Buried Oil Tanks

The Signs and Solutions

Tanks were often installed at least two feet below ground outside the house to conserve space and reduce the risk of fire. The life of a buried oil tank is roughly 10 to 20 years, depending on environmental factors. It will eventually rust and leak.

The leakage of fuel from a buried oil tank is more than a functional problem; it is also an environmental concern that is beyond the scope of a standard home inspection.

However, most inspectors at least tell their clients that they do not comment on underground oil tanks. Removal of a tank is a significant expense. Contamination of soil resulting from a leak leads to a much greater expense.Oil Tank

An existing abandoned tank will require removal in most circumstances. Any contamination of the soil must be cleaned up at the time of tank removal. An empty tank may eventually rust and collapse, causing soil subsidence problems. Some abandoned tanks have been filled with sand or concrete slurry to prevent this.

Oil pipes that enter the ground outside rather than pass through
the walls of a house may suggest the presence of a buried oil tank. The oil fill pipe was used to add oil to the tank and the vent pipe allowed the air in the tank to escape during filling. The fill pipe is usually about 2” in diameter with a threaded metal cap. The vent pipe is usually 11⁄4“ in diameter and attached to the house, extending about 7’ above grade. The oil supply lines carried the oil from the tank to the burner and are typically 3/8” and often installed in pairs. Their passage through a basement foundation wall indicates the presence of a buried oil tank.

The B.C. Fire Code now requires the removal (or authorized abandonment*) of any under-ground oil tanks that have been out of service for more than two years. Licensees who are involved with the sale of a property that contains, or is thought to contain, a buried oil tank should be aware that this is a concern and should also be aware of their duties with respect to disclosure in this regard.

The July 1989 issue of BCREA’s Legally Speaking bulletin discusses the degree of care that licensees are expected to exercise with respect to contaminated sites: “A licensee’s duty is to obtain all of the information that is relevant and necessary so that the prospective purchasers are able to make a value judgment as to whether to acquire the property. A licensee must exercise a reasonable degree of skill and care in informing himself of the risks involved in dealing with potentially contaminated real property to be able to advise prospective purchasers of that risk.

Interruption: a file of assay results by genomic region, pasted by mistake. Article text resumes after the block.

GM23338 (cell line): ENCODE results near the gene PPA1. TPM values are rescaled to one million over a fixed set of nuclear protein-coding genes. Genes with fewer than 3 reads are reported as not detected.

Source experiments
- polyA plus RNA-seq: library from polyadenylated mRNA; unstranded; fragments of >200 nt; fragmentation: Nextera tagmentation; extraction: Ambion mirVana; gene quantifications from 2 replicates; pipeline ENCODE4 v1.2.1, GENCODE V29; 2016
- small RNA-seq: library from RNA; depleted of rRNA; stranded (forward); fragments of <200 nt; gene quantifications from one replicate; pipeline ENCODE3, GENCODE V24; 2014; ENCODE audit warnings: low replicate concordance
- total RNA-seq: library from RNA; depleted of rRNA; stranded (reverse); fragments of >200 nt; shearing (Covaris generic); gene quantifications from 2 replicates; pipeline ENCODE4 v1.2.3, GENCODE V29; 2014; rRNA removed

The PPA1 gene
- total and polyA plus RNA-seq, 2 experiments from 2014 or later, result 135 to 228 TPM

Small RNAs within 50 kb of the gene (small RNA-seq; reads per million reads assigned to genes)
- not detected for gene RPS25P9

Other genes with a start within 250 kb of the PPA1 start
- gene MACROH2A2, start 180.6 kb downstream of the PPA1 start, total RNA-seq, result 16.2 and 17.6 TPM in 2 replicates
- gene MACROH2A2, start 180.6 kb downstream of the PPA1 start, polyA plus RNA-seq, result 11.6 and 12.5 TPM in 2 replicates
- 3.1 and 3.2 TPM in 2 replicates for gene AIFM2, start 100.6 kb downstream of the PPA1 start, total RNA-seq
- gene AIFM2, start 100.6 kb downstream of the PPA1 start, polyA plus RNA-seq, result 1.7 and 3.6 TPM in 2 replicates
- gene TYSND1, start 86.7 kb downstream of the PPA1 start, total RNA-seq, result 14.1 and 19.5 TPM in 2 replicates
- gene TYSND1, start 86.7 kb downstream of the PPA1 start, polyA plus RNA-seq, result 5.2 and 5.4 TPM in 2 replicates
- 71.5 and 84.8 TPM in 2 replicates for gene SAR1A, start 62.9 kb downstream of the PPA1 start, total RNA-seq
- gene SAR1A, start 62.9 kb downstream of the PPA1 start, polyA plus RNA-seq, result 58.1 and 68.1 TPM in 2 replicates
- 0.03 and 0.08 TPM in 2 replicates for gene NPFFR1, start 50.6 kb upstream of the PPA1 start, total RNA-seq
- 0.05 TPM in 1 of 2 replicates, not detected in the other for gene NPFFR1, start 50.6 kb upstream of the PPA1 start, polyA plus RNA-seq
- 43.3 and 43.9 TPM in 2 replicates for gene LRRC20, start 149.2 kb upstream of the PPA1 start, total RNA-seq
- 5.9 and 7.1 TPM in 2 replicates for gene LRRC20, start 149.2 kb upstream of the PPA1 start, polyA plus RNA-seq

This does not mean that the licensee is an insurer or guarantor against a loss which results from the discovery of contaminated soils after the purchase is complete. It does mean that licensees must know enough to recognize the “red flag” signifying a potential environmental hazard. The prudent licensee should then advise the prospective purchaser to investigate the risk of environmental harm before an offer is made to purchase the property.”

Listing agents have a duty to familiarize themselves with the property that they have listed and where they suspect an inactive buried oil tank may be present, to take necessary steps to confirm this fact. If a seller is aware of an inactive buried oil tank, that seller has an obligation to disclose this fact. An inactive buried oil tank is considered to be a latent defect and therefore a listing agent must disclose its presence.

Similarly, if a buyer’s agent is aware that an inactive buried oil tank is present, he/she has a duty to disclose this fact to buyers and further advise that its presence is an environmen-tal concern. A buyer’s agent should also recommend that buyers familiarize themselves with the requirements of the B.C. Fire Code and any restrictions that the local municipality may have concerning buried storage tanks. This is particularly important in municipalities where storage tank removal enforcement is a priority. As each municipality has different requirements and provisions for enforcing the removal or abandonment of buried oil tanks, a prudent licensee should be aware of the local requirements (usually administered by the fire department).


* The B.C. Fire Code identifies two options for dealing with underground storage tanks. An owner must either remove the tank and piping or, with permission, disable the tank by removing the oil and disabling the tank in accordance with local regulations.

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